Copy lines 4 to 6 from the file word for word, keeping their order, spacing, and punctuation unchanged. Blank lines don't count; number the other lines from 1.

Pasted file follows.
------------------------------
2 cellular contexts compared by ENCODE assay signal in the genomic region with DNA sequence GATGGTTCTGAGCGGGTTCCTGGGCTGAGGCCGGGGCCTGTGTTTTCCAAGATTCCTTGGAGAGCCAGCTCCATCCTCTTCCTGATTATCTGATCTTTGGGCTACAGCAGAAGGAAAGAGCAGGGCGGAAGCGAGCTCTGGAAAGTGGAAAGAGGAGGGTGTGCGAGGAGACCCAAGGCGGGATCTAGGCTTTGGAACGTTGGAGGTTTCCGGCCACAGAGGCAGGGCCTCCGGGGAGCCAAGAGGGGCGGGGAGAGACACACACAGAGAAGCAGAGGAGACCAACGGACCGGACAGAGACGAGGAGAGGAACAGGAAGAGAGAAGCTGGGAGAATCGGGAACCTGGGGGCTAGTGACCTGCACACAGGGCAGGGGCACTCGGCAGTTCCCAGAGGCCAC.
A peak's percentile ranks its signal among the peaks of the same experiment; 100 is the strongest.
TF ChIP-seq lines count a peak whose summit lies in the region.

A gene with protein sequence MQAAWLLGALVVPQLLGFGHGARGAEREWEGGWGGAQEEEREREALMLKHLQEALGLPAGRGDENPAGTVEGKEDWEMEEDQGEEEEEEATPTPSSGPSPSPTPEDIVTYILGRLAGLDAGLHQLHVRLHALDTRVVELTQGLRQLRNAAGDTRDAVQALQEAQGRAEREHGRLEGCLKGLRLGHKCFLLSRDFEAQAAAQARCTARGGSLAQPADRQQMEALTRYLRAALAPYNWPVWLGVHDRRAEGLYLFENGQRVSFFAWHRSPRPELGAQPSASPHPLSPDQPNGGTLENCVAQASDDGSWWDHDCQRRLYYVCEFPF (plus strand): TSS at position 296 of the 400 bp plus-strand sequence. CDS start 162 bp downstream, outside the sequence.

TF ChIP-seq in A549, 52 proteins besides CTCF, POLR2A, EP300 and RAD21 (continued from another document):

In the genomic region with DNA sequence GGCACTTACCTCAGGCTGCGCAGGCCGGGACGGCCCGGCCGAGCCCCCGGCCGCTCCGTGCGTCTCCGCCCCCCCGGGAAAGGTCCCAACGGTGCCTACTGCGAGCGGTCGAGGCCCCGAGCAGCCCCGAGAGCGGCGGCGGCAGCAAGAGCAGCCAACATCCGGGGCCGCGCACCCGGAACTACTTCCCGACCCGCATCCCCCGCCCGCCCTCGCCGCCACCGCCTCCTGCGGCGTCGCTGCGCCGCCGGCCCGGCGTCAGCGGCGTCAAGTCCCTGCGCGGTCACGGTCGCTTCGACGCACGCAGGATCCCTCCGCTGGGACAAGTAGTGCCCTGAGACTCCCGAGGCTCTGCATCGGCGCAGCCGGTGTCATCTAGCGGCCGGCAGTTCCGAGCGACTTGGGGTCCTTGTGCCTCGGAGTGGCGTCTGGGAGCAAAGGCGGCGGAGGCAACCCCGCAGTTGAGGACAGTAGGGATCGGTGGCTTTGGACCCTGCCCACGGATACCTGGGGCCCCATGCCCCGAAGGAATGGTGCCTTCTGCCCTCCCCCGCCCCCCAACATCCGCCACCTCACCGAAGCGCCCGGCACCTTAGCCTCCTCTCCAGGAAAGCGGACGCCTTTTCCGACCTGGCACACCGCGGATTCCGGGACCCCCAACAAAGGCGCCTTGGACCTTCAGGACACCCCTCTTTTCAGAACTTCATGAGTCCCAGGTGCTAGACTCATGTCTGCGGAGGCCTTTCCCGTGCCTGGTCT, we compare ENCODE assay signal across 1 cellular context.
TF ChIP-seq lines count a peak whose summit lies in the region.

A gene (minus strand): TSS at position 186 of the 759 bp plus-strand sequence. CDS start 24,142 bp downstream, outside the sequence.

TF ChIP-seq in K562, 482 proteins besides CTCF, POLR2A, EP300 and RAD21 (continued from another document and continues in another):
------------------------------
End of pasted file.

A gene with protein sequence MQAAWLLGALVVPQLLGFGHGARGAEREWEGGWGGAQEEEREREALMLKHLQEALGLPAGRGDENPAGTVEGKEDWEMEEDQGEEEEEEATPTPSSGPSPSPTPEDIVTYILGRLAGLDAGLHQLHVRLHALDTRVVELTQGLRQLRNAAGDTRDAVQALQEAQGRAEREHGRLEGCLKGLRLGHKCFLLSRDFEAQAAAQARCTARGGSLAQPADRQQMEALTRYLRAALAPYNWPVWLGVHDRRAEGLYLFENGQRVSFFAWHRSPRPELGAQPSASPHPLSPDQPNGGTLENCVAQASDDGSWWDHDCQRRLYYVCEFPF (plus strand): TSS at position 296 of the 400 bp plus-strand sequence. CDS start 162 bp downstream, outside the sequence.

TF ChIP-seq in A549, 52 proteins besides CTCF, POLR2A, EP300 and RAD21 (continued from another document):

In the genomic region with DNA sequence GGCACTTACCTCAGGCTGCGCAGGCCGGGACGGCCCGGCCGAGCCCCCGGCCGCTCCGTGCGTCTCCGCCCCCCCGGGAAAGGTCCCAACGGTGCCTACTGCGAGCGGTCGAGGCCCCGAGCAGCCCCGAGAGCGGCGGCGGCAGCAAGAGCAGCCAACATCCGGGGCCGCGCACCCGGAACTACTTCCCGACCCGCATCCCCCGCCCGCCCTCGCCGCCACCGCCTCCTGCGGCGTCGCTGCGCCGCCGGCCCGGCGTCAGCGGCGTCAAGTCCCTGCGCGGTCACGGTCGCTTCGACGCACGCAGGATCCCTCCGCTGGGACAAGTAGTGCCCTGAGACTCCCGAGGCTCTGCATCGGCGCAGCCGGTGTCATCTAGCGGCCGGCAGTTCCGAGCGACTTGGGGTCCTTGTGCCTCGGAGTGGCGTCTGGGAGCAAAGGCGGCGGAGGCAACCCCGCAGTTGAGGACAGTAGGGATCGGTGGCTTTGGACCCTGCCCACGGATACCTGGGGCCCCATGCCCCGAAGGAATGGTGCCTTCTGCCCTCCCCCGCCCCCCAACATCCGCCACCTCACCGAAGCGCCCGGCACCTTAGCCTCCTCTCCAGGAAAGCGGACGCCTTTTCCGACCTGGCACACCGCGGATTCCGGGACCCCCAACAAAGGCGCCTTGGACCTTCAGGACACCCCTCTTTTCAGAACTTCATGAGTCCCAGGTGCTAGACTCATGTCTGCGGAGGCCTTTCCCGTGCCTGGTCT, we compare ENCODE assay signal across 1 cellular context.